I knew it was coming sooner or later, but it would happen to be at the school gate, by a mum, bless her, who looks as though butter has never melted in her mouth.”Is it true you used to be a stripper?” she asked, just loud enough to be heard by the crowd of parents waiting with their children by the front door to book a slot with the school photographer. What on earth could I say, on my way to work, but a slightly on-the-hop “yes”?
I’ve always been careful to segregate my writing, from the relatively “safe for work” musings on parenting and society on my main blog, Raising Jonah, and my other, more visceral rants on here. It’s testament to the way I feel society views me as a woman: a mum, fine; a sexual woman, altogether a more dangerous entity.
Like Lauren A, the college student whose frat boy classmates subjected her to a torrent of abuse online and on campus when they found out she was funding her studies in the porn industry, I’ve never exactly offered up information about my lap dancing ‘past’, particularly as a working mother, but like her, I’ve never been ashamed of it either. It served its purpose. It was no better and no worse than a lot of jobs that exploit the young, a point I’ve made on here often enough. But I’ve been cautious about mentioning it closer to home, more concerned that it makes my children a soft target for “your mama” jokes when they reach the age of dubious teenage hilarity or internet bullying, than any embarrassment on my part.
But when Mumsnet asked to host this blog on their site, I thought, to hell with it. Good on Mumsnet, I thought, perhaps newly emboldened by the viral “penis beaker” thread, for addressing edgier topics. But then, sex and motherhood are intrinsically, irrevocably linked, in case anyone didn’t get the memo. And it’s only by talking about normalising female sexuality, in all its glory, that we take it away from its usual billing of “sluttishness” and put it into the mainstream.
But I knew I was running a risk of getting “found out” as an ex-stripper, by people who only know me as a mum. But then, these days, I am slightly beyond worrying what people think of me, so like I said, it’s only the potential kick back against my kids that concerns me. But nonetheless, as I crumpled slightly, keeping my bike steady as I held open the school front door, surrounded by a sea of parents, I felt compelled to bite back slightly against what I felt was a slightly passive-aggressive, if not just mildly thoughtless question: “I’d never have put myself through university otherwise.”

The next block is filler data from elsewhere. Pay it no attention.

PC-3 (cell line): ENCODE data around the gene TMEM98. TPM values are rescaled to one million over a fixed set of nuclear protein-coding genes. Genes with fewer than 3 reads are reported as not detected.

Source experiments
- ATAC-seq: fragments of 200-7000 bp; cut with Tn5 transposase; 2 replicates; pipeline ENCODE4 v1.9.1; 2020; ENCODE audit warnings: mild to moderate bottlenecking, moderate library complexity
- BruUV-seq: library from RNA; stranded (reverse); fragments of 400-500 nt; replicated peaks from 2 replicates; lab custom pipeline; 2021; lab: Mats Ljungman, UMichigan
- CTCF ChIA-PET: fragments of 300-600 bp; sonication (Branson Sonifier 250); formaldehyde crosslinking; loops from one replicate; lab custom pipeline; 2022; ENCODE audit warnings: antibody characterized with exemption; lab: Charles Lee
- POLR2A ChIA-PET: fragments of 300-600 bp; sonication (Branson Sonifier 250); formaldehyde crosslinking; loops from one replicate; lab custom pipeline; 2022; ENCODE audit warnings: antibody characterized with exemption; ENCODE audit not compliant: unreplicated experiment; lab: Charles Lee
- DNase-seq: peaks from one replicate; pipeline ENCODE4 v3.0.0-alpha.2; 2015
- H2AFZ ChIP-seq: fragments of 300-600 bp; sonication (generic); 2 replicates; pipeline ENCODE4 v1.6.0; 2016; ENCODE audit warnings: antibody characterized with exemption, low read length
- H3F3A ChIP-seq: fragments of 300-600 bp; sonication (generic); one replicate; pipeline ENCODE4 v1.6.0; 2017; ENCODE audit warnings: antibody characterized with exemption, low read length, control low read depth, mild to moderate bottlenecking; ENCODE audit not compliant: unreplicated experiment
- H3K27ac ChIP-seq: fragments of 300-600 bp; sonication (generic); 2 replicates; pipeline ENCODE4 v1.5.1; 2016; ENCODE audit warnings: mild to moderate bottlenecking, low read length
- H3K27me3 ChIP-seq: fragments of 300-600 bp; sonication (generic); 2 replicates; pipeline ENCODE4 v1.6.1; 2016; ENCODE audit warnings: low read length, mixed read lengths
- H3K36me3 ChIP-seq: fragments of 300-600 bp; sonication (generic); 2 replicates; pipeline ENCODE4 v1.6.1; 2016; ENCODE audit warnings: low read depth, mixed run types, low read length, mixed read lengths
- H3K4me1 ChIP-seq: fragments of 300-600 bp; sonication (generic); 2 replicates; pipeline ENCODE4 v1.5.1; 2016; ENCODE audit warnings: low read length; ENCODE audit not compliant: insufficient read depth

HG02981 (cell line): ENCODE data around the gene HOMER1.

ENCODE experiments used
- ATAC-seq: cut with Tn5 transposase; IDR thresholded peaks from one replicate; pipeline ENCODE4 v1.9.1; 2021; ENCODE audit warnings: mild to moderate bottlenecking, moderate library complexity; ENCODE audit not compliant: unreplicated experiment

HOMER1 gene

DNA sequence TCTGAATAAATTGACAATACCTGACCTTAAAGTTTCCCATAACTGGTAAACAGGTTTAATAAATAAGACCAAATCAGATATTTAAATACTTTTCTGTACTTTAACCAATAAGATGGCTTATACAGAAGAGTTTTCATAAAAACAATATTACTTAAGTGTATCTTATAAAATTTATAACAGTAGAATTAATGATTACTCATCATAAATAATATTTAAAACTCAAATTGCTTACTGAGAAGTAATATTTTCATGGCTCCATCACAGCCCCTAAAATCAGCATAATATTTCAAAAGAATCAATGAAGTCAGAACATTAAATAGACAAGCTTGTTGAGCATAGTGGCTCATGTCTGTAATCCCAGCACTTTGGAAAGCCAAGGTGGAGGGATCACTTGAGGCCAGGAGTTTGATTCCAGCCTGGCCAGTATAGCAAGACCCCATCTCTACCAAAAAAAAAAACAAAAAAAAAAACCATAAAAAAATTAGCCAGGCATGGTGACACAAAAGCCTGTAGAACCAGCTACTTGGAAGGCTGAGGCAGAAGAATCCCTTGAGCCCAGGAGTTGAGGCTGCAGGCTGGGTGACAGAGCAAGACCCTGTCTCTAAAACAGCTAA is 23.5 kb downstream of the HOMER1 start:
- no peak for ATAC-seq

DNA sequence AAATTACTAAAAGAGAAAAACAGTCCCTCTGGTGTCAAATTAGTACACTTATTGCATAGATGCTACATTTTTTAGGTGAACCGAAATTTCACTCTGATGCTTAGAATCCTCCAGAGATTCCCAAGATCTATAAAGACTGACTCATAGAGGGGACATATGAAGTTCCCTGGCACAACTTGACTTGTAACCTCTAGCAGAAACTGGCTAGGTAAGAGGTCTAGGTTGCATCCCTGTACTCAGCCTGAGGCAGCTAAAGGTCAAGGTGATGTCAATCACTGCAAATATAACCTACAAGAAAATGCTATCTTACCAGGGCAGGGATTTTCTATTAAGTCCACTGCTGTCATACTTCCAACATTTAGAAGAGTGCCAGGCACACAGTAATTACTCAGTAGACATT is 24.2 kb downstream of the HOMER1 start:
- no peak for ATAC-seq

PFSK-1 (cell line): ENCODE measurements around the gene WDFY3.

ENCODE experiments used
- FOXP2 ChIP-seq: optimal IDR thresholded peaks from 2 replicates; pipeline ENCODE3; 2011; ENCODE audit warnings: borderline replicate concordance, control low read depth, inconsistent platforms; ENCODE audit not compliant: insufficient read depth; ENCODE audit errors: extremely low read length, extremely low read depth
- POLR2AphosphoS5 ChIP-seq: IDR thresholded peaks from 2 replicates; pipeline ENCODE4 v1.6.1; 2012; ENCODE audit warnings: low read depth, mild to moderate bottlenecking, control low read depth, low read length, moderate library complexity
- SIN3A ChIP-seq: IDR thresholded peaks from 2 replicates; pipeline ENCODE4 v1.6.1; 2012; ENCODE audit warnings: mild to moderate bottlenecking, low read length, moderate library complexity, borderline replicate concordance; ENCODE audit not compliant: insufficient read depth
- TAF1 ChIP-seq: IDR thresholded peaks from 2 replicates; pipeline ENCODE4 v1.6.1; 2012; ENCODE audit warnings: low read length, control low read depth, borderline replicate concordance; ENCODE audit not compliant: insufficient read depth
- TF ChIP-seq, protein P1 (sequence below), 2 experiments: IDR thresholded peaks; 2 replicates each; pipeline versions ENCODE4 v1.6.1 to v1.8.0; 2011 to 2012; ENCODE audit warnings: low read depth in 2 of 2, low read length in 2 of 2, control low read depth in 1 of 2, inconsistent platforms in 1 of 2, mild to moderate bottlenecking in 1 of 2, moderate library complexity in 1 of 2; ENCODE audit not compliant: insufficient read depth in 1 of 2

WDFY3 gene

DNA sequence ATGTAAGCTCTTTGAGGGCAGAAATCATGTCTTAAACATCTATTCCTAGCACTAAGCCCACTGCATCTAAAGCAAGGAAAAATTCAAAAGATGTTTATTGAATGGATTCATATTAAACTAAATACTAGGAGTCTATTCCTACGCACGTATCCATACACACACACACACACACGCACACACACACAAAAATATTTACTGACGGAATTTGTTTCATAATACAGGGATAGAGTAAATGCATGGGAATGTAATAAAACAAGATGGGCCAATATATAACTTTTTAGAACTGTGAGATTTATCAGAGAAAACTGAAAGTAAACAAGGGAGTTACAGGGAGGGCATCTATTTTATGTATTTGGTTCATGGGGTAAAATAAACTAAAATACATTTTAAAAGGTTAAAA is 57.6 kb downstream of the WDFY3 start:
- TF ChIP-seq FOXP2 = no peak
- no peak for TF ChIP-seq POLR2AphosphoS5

As if, somehow, educating myself with my “ill-gotten gains” was some kind of justification, making it acceptable, rather than doing it for the sheer love of it, or through some other more dubious financial need.
But the fact is, according to yesterday’s Daily Heil, a third of lap dancers are now dancing their way through university. Whether this is the testament to rising uni fees, stagnating parental income and the growing acceptability of lap dancing as a legitimate career choice for young women, it’s hard to tell – a combination of all three, most likely. But the Mail’s headline, with its censorious use of the word “lured”, implies a lack of volition: that these middle class, educated girls, rather than making an informed choice about how to pay for their studies, are sinking into society’s slimy underbelly by its dark overlords because “nice girls” would never choose sex work because sex is bad. Typical. But that’s to be expected from the guardian of the nation’s “morals”.
But it’s hard to ignore that my response to the off-guard moment at the school gates demonstrates my sensitivity to the stigma of sex work. “What a life you must have had,” said the mum, a sweet-faced stay at homer, shaking her head in what I couldn’t quite ascertain was a pity, respect or judgement – perhaps a mixture of all three.
After all, the element of shame in sex work comes from its sense of necessity, that one is compelled into it by circumstances beyond one’s control; that there is a lack of better options, that girl would never do THAT unless she had to. But that’s simply not true. I’ve known enough girls in my time who get a total kick out of being an exhibitionist and found a natural home for that expression in a strip club. Yet outside of these designated areas, this type of brazen – and I use the word with a degree of irony – display is still not quite the done thing. Perhaps it never will be – unlike the pride that similarly bedecked men carry themselves through the streets in their annual outpouring of gay sexuality – though why overt sexuality in the gay community – and promiscuity come to that, is growing increasingly acceptable in the west, while for women, it is not should be queried by anyone who thinks of themselves as pro-equality.
But anyone who considers strippers (and sex workers) as somehow dangerous and destabilising to society should consider this: the husbands and partners who are happy to return to their mildly repressed (?) other halves after a night being titillated by dancers, or playing out their fantasies and sexual needs with prostitutes who are perhaps happier to accommodate them, don’t tend to run off with them. For all that women have a right to be pissed off that their other half has blown £100 at a lap dancing club, how much of society is propped up by men having discreet access to sex workers? I’ve said it before, and I’ll say it again. The public service aspect of the industry should not be underestimated. The lap dance club (and brothel for that matter) has as much place in society as the school gate. Isn’t it time we accorded the women who frequent both the same respect?